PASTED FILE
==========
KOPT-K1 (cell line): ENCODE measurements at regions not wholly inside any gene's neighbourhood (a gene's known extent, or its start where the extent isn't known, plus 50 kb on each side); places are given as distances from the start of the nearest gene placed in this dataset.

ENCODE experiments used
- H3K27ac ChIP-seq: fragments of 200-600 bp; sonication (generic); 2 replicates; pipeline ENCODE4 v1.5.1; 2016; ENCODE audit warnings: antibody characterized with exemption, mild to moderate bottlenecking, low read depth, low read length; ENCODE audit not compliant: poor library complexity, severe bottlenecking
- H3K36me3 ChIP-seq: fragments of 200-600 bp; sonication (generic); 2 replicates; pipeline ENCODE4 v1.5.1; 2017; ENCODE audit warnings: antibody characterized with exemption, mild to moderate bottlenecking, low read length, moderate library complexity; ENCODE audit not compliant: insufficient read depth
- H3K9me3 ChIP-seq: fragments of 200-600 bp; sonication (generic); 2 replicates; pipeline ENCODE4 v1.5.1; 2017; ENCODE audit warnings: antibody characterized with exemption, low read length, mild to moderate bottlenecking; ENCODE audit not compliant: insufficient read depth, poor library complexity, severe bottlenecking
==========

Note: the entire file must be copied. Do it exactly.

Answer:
KOPT-K1 (cell line): ENCODE measurements at regions not wholly inside any gene's neighbourhood (a gene's known extent, or its start where the extent isn't known, plus 50 kb on each side); places are given as distances from the start of the nearest gene placed in this dataset.

ENCODE experiments used
- H3K27ac ChIP-seq: fragments of 200-600 bp; sonication (generic); 2 replicates; pipeline ENCODE4 v1.5.1; 2016; ENCODE audit warnings: antibody characterized with exemption, mild to moderate bottlenecking, low read depth, low read length; ENCODE audit not compliant: poor library complexity, severe bottlenecking
- H3K36me3 ChIP-seq: fragments of 200-600 bp; sonication (generic); 2 replicates; pipeline ENCODE4 v1.5.1; 2017; ENCODE audit warnings: antibody characterized with exemption, mild to moderate bottlenecking, low read length, moderate library complexity; ENCODE audit not compliant: insufficient read depth
- H3K9me3 ChIP-seq: fragments of 200-600 bp; sonication (generic); 2 replicates; pipeline ENCODE4 v1.5.1; 2017; ENCODE audit warnings: antibody characterized with exemption, low read length, mild to moderate bottlenecking; ENCODE audit not compliant: insufficient read depth, poor library complexity, severe bottlenecking